When pressed to describe how the contracts and jobs of “employees” and “independent contractors” differ, the company could only point to the salary and benefits being different, along with the claim that independent contractors retain the right to sub-contract their lessons out to a third party.
The right to sub-contract to a third party is an essential feature of a real “itaku” contract – but in reality you cannot sub-contract the lessons out to just anyone.
Imagine if you decided to sub-contract your lessons at the Multimedia Center to a friend who had newly arrived in Japan. You would need to train that person on how to use NOVA’s equipment, teaching methods, company etiquette, etc.
Can you imagine NOVA allowing you to bring in a third party into the office, ignore security, and just let you just plop that person down in front of a screen and let them get to work? Neither can we – it would never happen!
“Itaku” contracts are meant for things like hiring someone to build a set of steps for you, but you would not, for example, tell the person what kind of hammer to use. The person in question might decide to build the stairs on-site, or they might choose to build them in their workshop and bring the stairs pre-assembled to your house to install. They may even hire someone else to do the installation on their behalf.
You would be contracting them to do your work for you, but you wouldn’t instruct them on how to do that work. “Itaku” – or independent contracts – are not meant for teaching.
Consider these points:
- The company tells you which booth to sit at to conduct the lesson. If you were an independent contractor, you would decide where to teach the lesson, be it in a booth at NOVA, or in a park because it’s a nice sunny day.
- The company tells you what textbook to use with a student. If you were an independent contractor, you would decide what materials to use. You might even decide to never use a textbook at all.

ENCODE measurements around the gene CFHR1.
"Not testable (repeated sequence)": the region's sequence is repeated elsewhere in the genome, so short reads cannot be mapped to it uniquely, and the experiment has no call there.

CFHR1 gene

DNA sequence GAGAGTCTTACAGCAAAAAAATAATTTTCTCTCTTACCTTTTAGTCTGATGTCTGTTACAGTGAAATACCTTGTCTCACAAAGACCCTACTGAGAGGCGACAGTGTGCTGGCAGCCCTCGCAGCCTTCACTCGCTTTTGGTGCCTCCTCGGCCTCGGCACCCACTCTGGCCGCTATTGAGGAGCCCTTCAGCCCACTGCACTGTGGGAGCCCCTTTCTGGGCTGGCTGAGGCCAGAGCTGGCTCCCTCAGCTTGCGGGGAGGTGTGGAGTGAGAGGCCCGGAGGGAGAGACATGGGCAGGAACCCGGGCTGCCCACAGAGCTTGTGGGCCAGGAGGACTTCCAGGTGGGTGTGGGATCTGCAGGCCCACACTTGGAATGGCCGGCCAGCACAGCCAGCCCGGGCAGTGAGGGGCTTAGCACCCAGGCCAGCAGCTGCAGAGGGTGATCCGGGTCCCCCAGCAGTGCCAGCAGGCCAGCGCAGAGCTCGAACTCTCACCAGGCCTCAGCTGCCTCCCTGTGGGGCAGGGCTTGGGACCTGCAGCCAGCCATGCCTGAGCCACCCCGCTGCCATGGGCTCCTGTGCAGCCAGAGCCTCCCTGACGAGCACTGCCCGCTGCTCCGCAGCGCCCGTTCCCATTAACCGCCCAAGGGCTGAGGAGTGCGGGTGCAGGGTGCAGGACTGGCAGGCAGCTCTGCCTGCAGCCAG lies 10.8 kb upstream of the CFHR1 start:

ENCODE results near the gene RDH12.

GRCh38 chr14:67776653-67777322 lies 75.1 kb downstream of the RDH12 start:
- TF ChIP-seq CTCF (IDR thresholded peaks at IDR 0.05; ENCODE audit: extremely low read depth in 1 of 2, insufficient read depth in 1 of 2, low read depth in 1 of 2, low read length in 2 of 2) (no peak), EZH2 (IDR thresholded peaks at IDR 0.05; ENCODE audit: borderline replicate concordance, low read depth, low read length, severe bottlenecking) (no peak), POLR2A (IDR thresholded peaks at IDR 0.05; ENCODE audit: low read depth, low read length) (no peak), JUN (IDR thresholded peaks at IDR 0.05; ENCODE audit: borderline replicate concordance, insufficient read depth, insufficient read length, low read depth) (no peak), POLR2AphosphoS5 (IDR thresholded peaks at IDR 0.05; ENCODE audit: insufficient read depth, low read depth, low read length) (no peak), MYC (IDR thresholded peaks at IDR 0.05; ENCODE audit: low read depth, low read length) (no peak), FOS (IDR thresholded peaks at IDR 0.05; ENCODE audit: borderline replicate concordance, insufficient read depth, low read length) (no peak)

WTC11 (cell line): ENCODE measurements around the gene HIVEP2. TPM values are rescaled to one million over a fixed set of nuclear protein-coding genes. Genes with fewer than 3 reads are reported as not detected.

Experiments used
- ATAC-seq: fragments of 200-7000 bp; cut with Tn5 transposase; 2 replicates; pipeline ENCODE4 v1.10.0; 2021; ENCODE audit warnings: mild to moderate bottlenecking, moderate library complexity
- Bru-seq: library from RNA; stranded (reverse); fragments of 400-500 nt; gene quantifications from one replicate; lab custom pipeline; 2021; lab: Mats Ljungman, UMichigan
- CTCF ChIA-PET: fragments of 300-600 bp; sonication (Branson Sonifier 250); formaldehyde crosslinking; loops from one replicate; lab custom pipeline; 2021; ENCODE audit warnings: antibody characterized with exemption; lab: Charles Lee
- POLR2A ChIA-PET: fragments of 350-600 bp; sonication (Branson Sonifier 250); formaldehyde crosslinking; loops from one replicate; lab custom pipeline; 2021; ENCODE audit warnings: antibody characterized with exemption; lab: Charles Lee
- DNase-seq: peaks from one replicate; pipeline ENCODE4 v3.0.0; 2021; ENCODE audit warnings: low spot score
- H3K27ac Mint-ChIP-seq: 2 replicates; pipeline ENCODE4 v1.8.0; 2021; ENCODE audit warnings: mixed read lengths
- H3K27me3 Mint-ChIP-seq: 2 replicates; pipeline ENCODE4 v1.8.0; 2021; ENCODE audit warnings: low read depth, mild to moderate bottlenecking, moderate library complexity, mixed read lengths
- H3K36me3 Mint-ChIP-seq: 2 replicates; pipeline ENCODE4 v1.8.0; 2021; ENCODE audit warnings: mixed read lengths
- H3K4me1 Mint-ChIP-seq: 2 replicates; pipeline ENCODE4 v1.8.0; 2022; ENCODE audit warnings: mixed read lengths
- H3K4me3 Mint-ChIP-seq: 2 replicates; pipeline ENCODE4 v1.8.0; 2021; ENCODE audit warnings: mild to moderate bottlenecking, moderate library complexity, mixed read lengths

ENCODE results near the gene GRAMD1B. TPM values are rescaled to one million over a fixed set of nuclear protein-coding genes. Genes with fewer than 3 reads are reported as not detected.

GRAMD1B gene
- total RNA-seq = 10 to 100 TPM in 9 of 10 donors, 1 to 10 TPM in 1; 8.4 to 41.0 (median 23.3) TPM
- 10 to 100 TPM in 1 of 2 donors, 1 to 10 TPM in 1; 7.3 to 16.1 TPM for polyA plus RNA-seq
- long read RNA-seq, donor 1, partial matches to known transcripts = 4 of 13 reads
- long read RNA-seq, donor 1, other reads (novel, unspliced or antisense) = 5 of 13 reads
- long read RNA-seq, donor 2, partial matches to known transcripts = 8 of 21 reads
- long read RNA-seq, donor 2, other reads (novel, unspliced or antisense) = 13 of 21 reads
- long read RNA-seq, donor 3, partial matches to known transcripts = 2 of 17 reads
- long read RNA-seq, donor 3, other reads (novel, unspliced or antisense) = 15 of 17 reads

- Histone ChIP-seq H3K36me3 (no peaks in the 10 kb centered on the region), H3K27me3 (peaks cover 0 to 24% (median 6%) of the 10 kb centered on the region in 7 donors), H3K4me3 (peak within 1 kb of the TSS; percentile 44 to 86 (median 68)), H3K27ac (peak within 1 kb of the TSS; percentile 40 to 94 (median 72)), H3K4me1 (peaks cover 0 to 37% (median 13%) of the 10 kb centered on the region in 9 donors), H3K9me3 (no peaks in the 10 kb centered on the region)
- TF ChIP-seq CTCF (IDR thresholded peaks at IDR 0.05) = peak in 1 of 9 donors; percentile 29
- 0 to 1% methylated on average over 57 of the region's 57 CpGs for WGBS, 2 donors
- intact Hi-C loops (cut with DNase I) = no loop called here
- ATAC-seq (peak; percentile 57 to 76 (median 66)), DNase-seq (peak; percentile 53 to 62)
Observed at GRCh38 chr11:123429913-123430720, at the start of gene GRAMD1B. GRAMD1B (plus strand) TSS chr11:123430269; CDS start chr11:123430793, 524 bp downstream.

- The company tells you what to wear. If you were an independent contractor, you would decide what to wear yourself. In summer, you might choose to wear sandals, shorts, and a t-shirt, for example (and certainly not a suit and tie).
These are just three of the obvious indicators that prove that people on the new “independent contracts” are not independent at all. They are employees, and clearly under the dictates of NOVA’s management.
NOVA has introduced these contracts to give the appearance that instructors can earn more money. The reality, however, is very different. Although they offer slightly more income, they take away so much in return – paid annual leave, worker’s accident compensation, unemployment insurance, health and pension insurance, and much more.
At the moment, NOVA says teachers have the option to take either an employee or independent contractor contract. If anyone feels they are being forced to become an independent contractor, they should contact the union immediately.
Say NO to being an “Independent Contractor”, and say NO to be exploited.